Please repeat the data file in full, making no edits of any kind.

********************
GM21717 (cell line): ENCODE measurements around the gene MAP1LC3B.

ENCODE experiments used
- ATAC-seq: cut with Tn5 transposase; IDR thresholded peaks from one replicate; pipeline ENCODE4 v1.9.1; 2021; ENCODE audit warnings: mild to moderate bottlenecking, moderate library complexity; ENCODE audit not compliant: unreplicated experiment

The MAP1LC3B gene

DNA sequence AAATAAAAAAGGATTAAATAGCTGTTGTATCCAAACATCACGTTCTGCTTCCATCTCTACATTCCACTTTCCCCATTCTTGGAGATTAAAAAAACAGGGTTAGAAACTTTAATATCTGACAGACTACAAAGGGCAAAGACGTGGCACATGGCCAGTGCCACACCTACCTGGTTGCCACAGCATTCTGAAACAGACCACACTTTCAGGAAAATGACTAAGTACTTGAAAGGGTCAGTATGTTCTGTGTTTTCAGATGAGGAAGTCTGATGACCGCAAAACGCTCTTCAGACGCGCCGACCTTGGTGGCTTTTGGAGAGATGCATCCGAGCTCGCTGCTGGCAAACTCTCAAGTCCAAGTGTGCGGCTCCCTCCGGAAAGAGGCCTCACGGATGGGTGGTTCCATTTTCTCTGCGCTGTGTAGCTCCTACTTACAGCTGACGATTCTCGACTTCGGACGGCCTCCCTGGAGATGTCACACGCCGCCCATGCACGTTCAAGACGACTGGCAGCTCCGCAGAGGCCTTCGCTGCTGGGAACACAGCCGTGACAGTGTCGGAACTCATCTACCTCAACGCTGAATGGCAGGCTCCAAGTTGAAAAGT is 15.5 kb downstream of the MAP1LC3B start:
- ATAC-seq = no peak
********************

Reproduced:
GM21717 (cell line): ENCODE measurements around the gene MAP1LC3B.

ENCODE experiments used
- ATAC-seq: cut with Tn5 transposase; IDR thresholded peaks from one replicate; pipeline ENCODE4 v1.9.1; 2021; ENCODE audit warnings: mild to moderate bottlenecking, moderate library complexity; ENCODE audit not compliant: unreplicated experiment

The MAP1LC3B gene

DNA sequence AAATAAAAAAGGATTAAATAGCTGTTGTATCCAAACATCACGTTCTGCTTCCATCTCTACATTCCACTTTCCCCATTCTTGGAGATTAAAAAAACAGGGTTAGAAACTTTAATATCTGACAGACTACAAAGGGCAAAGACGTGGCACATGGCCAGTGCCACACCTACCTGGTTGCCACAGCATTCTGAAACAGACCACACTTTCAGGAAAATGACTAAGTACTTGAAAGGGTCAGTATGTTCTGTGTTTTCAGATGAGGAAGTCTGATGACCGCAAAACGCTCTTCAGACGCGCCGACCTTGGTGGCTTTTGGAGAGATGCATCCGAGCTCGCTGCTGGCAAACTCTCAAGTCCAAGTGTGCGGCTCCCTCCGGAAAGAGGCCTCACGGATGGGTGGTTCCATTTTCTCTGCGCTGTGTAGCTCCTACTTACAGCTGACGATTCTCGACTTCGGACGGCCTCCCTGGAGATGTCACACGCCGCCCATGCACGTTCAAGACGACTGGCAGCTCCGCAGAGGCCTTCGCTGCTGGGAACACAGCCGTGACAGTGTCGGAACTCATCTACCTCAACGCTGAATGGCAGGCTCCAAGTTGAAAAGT is 15.5 kb downstream of the MAP1LC3B start:
- ATAC-seq = no peak